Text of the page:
Adams is a town in Berkshire County, Massachusetts, United States. It is part of the Pittsfield, Massachusetts Metropolitan Statistical Area. The population was 8,485 at the 2010 census.
Nathan Jones purchased the township of East Hoosac at auction in 1762 from the state for £3,200. The town was officially incorporated in 1778 as Adams, named in honor of Samuel Adams, revolutionary leader, signer of the Declaration of Independence and later governor. Much of the land had been subdivided into 100-acre (0.40 km2) and 200-acre (0.81 km2) lots. These were mostly farms with frontage on the Hoosic River, which over time would provide water power for woolen, cotton, lumber and plastic mills.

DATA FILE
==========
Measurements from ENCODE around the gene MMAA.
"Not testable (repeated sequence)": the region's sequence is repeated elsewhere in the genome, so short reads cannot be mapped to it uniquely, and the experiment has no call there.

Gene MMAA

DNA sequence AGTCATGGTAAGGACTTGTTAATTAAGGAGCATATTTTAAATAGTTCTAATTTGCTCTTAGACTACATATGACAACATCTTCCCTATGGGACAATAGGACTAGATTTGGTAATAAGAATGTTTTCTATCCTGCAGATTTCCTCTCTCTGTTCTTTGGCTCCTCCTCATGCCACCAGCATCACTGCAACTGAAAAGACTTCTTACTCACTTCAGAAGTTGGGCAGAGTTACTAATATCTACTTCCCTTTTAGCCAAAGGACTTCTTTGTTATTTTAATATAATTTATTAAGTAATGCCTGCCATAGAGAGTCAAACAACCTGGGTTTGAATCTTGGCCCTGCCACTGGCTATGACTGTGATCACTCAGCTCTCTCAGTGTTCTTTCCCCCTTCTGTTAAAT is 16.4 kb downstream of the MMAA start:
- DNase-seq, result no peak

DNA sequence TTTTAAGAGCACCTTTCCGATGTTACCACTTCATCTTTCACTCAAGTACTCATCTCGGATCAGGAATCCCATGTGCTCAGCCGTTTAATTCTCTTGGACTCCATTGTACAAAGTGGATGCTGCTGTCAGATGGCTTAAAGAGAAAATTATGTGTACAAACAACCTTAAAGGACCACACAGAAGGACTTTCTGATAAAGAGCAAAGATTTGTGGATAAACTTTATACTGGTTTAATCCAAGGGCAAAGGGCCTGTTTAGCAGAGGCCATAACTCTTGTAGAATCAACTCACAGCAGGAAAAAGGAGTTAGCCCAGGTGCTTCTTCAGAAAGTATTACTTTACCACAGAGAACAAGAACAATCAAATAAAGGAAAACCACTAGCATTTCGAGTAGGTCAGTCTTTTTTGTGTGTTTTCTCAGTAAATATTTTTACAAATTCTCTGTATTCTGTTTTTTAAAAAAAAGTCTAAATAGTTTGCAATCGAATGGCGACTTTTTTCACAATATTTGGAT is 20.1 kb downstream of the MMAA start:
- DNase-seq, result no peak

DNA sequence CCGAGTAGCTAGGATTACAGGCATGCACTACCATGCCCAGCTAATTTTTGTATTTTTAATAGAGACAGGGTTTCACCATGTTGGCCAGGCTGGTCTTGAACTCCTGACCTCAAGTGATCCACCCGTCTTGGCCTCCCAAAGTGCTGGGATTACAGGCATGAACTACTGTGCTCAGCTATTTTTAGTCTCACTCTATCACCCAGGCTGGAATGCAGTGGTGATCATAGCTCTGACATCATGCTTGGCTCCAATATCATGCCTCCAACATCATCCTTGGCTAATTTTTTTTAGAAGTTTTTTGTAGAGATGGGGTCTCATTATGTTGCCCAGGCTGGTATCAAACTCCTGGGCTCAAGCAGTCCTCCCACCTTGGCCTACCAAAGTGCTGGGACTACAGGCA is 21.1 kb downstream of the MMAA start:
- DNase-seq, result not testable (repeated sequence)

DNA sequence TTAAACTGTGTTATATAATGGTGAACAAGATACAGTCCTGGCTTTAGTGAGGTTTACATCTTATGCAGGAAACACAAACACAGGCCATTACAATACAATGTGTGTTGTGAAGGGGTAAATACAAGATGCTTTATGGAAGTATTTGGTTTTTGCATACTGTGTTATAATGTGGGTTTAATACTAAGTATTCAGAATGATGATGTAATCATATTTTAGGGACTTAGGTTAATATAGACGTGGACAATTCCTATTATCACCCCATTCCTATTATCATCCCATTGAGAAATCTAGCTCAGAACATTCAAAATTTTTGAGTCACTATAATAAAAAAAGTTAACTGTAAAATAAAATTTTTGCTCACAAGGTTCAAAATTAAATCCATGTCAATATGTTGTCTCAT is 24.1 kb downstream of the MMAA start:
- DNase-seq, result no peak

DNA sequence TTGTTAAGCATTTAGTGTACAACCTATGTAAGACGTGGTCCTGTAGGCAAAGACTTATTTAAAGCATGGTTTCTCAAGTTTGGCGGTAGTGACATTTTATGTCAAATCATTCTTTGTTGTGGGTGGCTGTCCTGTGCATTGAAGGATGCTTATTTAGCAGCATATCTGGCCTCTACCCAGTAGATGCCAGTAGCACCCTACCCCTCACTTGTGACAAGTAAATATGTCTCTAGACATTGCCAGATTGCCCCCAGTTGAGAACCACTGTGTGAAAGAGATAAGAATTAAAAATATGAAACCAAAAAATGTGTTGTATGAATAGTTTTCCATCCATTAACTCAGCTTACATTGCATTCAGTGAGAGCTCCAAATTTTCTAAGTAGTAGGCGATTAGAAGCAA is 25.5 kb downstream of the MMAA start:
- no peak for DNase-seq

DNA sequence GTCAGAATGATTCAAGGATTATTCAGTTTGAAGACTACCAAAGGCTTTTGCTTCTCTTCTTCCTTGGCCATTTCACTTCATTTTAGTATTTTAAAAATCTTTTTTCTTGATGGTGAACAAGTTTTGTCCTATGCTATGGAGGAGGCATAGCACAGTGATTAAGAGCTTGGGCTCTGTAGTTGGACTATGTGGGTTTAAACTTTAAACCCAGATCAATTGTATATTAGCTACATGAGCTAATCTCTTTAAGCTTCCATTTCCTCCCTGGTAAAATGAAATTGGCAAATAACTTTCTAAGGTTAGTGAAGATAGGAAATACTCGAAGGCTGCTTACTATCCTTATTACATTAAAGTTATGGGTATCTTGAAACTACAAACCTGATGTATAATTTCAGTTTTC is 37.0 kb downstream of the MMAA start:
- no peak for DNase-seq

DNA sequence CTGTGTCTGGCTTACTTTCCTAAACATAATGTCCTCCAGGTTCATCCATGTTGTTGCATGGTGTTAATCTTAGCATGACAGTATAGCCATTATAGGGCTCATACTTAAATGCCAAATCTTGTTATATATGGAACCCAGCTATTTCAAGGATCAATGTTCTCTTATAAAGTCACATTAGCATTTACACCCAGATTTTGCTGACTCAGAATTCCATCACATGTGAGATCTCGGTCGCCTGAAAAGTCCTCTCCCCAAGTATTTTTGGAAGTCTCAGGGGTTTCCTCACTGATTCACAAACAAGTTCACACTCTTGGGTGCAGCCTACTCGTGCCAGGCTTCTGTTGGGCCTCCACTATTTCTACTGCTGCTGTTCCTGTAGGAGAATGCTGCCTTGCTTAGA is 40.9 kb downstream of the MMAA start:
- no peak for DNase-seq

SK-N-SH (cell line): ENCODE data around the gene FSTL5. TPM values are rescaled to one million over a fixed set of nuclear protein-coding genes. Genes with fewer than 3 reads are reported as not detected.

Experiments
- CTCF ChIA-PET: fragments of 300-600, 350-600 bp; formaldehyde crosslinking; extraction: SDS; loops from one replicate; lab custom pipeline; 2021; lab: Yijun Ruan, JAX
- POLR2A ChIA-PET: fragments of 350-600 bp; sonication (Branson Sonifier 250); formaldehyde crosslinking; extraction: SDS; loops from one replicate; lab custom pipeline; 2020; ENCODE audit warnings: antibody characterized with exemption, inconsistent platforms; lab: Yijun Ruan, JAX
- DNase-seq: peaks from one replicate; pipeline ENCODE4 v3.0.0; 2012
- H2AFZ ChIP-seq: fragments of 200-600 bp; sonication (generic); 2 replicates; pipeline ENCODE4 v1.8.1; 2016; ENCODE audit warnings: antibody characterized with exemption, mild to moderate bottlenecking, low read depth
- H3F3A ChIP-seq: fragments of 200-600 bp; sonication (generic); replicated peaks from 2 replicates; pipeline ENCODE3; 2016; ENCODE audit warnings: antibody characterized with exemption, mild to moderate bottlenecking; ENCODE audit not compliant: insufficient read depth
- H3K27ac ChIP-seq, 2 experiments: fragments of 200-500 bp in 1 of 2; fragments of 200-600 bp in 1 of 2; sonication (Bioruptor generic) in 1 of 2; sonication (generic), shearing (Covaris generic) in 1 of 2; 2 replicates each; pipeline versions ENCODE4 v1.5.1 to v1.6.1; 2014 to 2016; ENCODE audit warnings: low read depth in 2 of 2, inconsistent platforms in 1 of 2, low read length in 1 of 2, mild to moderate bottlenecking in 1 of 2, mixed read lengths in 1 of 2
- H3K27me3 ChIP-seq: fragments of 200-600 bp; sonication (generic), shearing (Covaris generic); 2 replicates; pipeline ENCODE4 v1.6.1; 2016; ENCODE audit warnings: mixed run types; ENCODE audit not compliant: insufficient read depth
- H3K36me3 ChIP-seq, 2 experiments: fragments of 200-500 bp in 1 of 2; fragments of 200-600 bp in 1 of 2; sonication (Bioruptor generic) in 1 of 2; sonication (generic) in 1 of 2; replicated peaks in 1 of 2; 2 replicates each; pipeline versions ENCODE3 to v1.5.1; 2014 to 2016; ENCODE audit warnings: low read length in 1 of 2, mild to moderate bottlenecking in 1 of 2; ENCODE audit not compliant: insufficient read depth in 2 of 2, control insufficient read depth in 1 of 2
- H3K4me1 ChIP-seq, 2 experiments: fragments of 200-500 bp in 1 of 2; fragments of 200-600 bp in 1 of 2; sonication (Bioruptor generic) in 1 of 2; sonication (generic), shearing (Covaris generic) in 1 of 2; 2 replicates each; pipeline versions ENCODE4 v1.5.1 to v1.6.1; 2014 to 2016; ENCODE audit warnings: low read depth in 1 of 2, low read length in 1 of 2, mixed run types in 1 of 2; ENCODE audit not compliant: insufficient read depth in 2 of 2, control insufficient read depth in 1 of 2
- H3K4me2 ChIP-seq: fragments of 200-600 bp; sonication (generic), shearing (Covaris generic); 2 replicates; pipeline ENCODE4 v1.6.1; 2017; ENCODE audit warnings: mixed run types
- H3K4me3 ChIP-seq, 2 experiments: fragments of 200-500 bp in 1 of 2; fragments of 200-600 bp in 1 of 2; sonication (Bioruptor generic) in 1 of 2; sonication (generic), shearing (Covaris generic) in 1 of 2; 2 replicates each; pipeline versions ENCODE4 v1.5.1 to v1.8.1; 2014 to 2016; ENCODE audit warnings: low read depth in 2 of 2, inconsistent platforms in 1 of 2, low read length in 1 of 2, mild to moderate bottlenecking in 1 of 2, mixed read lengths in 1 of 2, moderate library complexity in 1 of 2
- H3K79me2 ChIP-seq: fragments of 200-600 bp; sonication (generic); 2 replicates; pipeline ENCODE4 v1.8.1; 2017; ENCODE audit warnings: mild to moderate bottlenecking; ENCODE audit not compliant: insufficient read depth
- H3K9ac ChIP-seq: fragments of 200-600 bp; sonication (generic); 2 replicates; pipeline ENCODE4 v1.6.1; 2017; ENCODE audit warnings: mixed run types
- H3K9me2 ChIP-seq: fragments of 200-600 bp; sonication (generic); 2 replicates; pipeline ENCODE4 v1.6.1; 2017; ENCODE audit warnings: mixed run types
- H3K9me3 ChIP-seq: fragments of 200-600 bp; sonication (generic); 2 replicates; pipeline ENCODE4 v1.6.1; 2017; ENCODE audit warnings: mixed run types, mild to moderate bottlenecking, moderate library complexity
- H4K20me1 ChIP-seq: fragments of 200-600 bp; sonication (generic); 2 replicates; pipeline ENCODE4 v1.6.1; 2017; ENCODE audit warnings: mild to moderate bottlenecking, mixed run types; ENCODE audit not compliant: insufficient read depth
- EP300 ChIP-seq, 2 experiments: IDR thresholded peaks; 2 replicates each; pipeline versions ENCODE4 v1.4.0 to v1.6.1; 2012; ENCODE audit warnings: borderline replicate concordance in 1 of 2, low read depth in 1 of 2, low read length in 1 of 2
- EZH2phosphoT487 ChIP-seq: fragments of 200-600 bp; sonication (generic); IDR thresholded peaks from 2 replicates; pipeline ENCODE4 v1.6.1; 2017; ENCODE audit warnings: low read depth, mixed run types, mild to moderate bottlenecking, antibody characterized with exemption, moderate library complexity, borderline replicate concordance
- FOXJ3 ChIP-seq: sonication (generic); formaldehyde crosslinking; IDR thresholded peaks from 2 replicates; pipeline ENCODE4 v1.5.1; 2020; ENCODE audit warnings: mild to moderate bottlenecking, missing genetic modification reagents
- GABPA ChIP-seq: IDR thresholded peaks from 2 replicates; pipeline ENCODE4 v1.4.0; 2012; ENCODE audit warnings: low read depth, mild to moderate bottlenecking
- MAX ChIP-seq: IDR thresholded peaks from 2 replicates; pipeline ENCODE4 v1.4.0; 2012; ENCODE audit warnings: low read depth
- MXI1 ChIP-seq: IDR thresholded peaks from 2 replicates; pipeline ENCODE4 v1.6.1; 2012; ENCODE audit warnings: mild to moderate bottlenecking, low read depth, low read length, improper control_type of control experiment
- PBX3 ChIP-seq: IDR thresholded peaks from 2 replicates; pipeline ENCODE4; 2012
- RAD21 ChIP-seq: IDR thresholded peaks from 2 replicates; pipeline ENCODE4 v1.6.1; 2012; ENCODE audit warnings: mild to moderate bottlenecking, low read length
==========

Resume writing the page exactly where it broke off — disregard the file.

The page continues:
First settled in 1737, North Adams was originally part of Adams until the town split in 1878. Although there has never been a town of South Adams, the name was used prior to 1878 to specify the southern part of the town that had long had two primary centers, and survives in the name of the South Adams Savings Bank, which was incorporated in 1869.